Add space and value to your home with an outdoor office, which may not need planning permission – check at Planningportal.gov.uk. Power, insulation and heating are essential for computer users and/or if you plan to use it as a guest room. A standard three-square-metre office costs around £8,000 to £14,000, depending on factors such as if foundations are needed. Some suppliers expect you to arrange all the sub-contractors to install power and water, so include this in your budget. Plus, check that a long guarantee comes as standard.
The hub of most outdoor areas, a patio is often the transition zone between house and garden, so it also affects our perception of both spaces. If it’s too small or made of dated concrete slabs, for example, then consider building a new one. Pick something that complements the house. York stone (or cheaper honey-coloured sandstone) looks good with red brick, while slate and granite go together perfectly.
The finish is important, especially for costly materials such as granite, porphyry and quartzite laid in strict geometric patterns, so always use an experienced landscape contractor. They will also make sure that drainage is considered carefully. To find one near you, try the British Association of Landscape Industries (Bali.co.uk). More often than not, it’s possible to lay new stone on an existing foundation to save money – your contractor can advise you here.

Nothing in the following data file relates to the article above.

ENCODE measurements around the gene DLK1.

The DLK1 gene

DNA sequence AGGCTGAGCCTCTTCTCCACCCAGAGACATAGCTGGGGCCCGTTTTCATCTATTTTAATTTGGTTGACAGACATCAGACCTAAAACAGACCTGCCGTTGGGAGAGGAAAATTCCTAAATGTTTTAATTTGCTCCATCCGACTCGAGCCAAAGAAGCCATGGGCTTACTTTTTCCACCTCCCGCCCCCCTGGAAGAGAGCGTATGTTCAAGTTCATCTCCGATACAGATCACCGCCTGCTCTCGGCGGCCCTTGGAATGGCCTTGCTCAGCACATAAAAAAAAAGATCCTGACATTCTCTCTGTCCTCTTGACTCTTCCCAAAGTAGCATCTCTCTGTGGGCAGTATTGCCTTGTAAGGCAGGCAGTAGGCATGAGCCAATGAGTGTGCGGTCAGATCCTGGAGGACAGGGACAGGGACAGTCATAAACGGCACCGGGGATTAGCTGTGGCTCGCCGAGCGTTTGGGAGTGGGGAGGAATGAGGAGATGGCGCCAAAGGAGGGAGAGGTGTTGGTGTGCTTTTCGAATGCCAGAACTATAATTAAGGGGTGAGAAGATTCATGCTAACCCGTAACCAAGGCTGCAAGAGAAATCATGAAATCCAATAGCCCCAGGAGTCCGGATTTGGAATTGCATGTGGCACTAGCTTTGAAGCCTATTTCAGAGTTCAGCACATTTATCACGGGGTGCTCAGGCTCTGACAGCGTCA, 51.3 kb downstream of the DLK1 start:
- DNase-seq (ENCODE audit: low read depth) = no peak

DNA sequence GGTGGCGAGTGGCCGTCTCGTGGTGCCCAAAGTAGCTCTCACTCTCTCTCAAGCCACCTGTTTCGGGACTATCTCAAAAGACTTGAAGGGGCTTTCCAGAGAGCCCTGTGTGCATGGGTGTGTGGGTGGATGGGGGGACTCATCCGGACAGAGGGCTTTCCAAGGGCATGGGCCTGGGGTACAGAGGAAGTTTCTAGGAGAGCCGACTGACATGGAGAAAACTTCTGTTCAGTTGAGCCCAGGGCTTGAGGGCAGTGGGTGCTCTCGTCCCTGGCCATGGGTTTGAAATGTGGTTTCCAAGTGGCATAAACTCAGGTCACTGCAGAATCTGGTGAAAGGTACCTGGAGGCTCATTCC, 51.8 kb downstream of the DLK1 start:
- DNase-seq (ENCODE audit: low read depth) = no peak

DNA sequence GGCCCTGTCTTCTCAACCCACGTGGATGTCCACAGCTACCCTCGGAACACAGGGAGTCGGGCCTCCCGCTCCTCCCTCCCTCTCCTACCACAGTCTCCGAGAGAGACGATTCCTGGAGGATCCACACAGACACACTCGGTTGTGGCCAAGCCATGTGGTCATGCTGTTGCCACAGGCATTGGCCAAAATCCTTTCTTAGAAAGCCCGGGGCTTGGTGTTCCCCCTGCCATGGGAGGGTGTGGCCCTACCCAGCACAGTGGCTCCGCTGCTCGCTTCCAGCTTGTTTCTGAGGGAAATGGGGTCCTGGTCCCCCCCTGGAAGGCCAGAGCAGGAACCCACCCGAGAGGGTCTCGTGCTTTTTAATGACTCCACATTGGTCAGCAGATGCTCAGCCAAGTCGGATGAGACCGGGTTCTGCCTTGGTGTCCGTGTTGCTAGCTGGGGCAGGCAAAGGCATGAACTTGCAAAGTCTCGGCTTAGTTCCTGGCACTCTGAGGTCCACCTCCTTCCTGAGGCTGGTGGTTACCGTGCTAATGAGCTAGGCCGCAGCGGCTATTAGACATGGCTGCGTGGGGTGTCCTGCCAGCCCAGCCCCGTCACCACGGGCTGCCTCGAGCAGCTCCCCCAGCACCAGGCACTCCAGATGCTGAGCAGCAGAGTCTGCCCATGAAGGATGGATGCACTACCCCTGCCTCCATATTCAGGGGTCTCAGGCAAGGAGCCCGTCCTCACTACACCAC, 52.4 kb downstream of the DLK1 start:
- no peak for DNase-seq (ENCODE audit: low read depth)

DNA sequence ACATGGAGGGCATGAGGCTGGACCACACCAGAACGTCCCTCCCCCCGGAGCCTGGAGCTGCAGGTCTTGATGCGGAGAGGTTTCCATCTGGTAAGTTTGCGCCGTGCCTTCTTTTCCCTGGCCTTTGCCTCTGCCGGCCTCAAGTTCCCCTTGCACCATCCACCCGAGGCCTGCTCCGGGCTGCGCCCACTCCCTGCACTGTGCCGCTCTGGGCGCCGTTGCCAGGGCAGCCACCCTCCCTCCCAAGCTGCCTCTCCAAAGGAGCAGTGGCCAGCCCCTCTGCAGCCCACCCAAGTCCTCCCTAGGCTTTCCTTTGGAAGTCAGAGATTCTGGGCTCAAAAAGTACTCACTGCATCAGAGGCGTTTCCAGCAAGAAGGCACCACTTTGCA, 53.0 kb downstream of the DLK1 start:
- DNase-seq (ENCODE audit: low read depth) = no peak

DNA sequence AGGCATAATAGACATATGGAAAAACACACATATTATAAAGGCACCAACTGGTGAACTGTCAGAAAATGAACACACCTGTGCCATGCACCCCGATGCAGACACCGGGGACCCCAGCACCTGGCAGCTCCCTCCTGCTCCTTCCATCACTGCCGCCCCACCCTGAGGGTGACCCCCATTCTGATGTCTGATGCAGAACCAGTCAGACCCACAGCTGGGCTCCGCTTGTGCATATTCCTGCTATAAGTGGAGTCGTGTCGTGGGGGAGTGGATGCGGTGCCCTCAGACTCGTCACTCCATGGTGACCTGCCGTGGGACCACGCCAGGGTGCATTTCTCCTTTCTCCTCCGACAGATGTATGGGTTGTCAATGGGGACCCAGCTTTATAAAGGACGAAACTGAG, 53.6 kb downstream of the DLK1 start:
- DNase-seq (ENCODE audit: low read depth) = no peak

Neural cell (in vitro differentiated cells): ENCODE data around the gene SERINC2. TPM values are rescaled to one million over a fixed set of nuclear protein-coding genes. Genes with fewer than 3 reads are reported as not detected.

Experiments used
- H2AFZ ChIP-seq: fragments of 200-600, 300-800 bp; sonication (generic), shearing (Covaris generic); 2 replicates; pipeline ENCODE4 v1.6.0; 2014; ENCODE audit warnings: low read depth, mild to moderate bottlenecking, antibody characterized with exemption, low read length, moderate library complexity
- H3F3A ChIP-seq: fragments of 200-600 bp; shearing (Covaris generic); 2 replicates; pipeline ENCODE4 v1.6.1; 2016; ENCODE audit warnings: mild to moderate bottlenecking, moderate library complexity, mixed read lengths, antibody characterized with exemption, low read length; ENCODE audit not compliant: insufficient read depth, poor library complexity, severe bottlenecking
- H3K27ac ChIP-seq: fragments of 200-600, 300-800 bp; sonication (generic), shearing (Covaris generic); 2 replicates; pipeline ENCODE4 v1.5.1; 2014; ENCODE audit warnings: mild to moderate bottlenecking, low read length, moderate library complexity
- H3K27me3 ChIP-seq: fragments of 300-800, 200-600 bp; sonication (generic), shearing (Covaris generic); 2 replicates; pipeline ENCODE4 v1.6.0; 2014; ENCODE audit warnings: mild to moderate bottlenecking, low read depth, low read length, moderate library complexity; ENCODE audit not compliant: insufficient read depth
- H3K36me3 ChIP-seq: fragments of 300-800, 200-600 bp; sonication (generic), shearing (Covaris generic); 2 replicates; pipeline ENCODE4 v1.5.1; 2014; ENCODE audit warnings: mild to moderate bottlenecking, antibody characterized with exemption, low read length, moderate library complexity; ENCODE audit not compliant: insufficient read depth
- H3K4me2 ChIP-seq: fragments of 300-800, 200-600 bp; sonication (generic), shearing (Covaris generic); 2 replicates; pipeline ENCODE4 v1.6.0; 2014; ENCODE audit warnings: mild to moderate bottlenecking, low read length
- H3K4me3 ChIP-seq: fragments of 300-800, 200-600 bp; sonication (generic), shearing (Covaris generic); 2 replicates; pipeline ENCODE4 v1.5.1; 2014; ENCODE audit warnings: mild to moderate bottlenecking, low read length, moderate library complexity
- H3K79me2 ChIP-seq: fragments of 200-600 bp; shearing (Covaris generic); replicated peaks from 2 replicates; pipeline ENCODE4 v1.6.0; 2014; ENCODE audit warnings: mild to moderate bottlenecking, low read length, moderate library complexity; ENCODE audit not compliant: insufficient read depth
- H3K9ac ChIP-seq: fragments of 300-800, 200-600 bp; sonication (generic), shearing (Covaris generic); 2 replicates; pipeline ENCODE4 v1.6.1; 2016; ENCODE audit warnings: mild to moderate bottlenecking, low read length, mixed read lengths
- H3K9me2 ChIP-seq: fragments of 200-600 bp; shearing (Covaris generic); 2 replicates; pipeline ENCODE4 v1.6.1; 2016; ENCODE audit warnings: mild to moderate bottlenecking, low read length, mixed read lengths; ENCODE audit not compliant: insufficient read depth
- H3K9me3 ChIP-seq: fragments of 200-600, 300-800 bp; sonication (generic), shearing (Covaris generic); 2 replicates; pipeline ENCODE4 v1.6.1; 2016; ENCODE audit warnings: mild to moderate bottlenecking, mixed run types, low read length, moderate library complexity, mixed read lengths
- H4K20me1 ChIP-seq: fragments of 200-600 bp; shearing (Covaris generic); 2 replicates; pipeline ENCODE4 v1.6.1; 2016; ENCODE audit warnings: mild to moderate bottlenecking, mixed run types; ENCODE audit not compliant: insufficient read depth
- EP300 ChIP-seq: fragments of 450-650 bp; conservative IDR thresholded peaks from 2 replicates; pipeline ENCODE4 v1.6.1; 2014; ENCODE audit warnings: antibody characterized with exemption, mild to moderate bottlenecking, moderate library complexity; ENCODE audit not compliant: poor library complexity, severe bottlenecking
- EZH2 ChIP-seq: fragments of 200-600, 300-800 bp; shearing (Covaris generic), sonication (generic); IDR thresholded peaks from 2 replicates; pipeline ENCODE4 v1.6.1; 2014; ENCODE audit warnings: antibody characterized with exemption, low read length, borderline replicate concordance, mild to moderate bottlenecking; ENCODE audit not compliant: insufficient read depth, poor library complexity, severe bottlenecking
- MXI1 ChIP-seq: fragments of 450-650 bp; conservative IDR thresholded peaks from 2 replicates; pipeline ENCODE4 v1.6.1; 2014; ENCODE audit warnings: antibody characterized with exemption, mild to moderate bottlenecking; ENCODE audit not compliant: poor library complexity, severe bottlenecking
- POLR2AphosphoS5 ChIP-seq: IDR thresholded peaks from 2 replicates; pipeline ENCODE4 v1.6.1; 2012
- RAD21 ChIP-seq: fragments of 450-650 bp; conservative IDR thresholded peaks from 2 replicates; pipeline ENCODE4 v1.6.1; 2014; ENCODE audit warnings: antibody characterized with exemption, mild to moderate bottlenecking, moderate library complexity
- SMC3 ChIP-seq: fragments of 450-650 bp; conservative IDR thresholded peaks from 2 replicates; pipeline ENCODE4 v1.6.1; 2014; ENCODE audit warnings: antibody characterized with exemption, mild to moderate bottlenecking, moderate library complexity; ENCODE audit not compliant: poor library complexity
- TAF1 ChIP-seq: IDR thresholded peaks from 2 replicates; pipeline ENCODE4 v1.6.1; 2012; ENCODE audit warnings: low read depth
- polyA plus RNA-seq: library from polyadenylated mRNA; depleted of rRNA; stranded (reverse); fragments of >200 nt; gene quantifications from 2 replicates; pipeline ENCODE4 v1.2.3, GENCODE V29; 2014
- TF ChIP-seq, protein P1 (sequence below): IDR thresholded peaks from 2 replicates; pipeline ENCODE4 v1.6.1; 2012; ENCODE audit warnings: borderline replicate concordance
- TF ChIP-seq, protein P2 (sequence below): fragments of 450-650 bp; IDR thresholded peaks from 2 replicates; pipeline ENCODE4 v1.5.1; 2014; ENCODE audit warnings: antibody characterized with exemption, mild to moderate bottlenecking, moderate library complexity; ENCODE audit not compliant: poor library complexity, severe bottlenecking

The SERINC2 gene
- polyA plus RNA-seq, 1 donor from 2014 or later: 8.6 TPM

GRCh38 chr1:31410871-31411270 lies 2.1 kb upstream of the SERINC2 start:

Introduce more colour
A couple of coats of paint can brighten up drab sheds, walls, trelliswork, old furniture and pots. Darker shades in small gardens will shrink the space still further. Brick and stonework are the only surfaces I’d avoid painting unless you’re sure you’ll be happy with the finished effect, as paint is very hard to remove from either without sandblasting, which is a very messy and expensive process. When it comes to adding bursts of colour to your outdoor space, vibrant annual and perennial plants are the obvious choice. They can be grown in groups of containers close to the house for maximum impact.
Hire a garden designer
A good garden designer will identify what will and won’t work with your budget, wishlist and the characteristics of the space in mind. A full design service – everything from the initial concept to detailed designs and appointing contractors – might be prohibitively expensive for some projects. It’s possible to pick and choose certain services, though, if you just require a garden plan or a planting scheme, for example. Most experienced designers also offer a consultancy service, spending time in your garden sketching out ideas and suggesting possible design solutions, which might be all the inspiration you need. Expect to pay anything from £200-£700 per day.
There are many different creative effects you can achieve – uplighting, spotlighting and grazing, for example. The key is to keep it simple – you don’t need lots of light to make an impact. Low-voltage mains-powered lights are the cheapest and can be fitted yourself (once a waterproof socket has been installed outside by an electrician). For anything complicated, or for mains-powered lights, professional installation is essential.